Defence Preparedness & India’s Response in Ladakh: Reflections

 By Brig. Pradeep Sharma (Retd).


Security and protection of National Interest rest squarely on the heads and shoulders of the Governments regardless of which political party forms the government, perhaps it is for this reason alone that the Constitution of India talks about the Defence Secretary is responsible for the Defence of India, political parties are not the constant whereas the Defence secretary does provide continuity in the thought process.

What remains questionable is the ‘Nature of Appointing the Defence Secretary and his Qualification/Doman Expertise in the field ‘. Further, the short-sighted approach linked to the ‘Five Year’ term of each Government leaves much to be desired in the absence of a long term vision document. Another major weakness is the absence of or lack of Defence Forces presence in decision making and strategising. These are an indication of the ‘Gap’ in the formulation of a National Strategy for ensuring the sanctity of our borders and protection of National Interests from external aggression.

The current situation along the LAC with China is clearly reflective of a lack of clarity in the National Vision for the security of our territory as well as National Interests. Diverse statements by Politicians, Defence Commentators, Experts and External Affairs Ministry are evidence, the manner in which defence procurements are being pursued tells us of another story. I intend commenting upon just two issues; a pragmatic balance between costs and equipment.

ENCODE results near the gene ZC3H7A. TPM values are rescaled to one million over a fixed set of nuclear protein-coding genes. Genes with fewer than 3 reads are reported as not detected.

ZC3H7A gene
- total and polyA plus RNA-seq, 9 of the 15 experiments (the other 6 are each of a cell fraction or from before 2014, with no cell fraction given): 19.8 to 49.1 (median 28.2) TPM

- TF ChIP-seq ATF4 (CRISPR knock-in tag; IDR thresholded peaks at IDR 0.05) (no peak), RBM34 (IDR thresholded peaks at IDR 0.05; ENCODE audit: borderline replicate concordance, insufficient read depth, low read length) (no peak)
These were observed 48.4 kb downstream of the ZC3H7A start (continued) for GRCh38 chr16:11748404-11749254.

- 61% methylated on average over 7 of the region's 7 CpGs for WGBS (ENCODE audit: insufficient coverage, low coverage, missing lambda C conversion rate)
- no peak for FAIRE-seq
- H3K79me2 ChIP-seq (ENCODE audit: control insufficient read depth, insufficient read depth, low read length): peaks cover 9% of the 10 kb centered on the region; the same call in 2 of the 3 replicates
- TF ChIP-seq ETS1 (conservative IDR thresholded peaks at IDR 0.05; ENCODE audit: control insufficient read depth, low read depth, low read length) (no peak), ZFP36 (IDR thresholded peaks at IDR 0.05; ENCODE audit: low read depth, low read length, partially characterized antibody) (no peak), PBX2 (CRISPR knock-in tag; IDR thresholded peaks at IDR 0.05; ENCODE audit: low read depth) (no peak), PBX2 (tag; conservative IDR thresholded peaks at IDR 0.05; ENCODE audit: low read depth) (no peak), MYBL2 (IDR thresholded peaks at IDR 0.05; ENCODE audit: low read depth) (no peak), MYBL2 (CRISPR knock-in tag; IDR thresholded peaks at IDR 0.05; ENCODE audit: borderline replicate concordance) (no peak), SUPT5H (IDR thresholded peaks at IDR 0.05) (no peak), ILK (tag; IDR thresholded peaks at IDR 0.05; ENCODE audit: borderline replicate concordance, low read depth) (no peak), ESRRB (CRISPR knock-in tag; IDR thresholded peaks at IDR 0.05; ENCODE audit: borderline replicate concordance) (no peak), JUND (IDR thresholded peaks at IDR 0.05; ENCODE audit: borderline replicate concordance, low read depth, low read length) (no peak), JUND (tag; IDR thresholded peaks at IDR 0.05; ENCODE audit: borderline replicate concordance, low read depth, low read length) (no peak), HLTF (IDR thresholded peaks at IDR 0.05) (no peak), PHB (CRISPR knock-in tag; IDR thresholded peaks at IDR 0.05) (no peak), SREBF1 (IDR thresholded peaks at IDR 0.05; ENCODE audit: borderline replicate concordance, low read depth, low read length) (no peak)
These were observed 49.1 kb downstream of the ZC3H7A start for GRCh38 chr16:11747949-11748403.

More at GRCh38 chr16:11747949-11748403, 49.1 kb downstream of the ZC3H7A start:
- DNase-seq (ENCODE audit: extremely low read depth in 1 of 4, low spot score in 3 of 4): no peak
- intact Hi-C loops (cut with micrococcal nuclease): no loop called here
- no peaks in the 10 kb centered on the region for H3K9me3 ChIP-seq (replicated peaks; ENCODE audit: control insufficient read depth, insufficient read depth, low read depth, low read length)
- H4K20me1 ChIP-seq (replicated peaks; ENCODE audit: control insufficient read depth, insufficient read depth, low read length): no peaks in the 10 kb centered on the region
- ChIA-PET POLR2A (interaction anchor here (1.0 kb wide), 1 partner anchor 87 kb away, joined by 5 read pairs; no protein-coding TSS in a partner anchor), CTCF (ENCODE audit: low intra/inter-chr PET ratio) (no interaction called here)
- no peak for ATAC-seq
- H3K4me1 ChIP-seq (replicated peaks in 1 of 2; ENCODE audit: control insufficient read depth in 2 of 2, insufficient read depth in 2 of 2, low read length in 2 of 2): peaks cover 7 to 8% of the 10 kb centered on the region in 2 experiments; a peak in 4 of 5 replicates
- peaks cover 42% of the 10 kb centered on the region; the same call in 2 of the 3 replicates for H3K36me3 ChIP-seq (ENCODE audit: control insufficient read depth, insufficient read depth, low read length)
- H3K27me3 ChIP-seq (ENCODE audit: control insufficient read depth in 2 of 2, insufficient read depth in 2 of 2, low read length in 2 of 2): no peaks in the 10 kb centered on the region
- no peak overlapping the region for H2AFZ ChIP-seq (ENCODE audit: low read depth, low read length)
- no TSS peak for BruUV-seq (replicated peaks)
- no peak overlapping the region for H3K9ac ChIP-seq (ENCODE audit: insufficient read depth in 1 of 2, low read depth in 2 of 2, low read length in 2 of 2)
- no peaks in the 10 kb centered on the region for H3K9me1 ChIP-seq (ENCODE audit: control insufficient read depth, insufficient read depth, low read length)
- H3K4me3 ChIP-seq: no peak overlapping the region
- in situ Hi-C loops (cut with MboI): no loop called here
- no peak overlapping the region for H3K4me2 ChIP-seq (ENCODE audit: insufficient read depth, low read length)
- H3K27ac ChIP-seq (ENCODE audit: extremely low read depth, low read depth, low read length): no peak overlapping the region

News reports in the print media suggest that the deployment of Light Armour by China has prompted India to start looking for Light Tanks to counter the Chinese Type ZTPQ tanks. FormerDGMF is quoted in a newspaper ”After China moved Type 15 ZTPQ light tanks among other equipment to the areas along the Line of Actual Control (LAC), to support its aggressive posture, it “is a wake-up call for upgrading deterrence in these areas where medium category tanks are difficult to deploy,” The importance of light tank as a ‘mobile protected firepower’ for the Indian Army for multi-spectrum, multi-front applications cannot be ignored by the professionals. He also mentions, “It is time to review our one size fits all strategy. The need of the hour is to have a mix of light and medium tanks to be effectively meet the emerging threats and fight the next war differently.” “Thus, the immediate need is to dynamically reorient, reshape, restructure and rebalance forces and have a focused, time-sensitive capability development towards Northern borders,”[1].

India is seriously thinking of procuring Russian made air-transportable Spurt SDM1 light tank as reported. The deployment of light tanks both at high terrains of Himalaya in Northern and Eastern sectors could be used in both offensive and defensive operations. “The light tank encompasses rapidly closing with and destroy enemy forces thereby preserves freedom of manoeuvre for infantry formations in all weather and visibility conditions,”[2]  IAF airlifts dozens of tanks to Ladakh to beef up firepower, the first time since 1962 that tanks and mechanised elements urgently airlifted to Ladakh.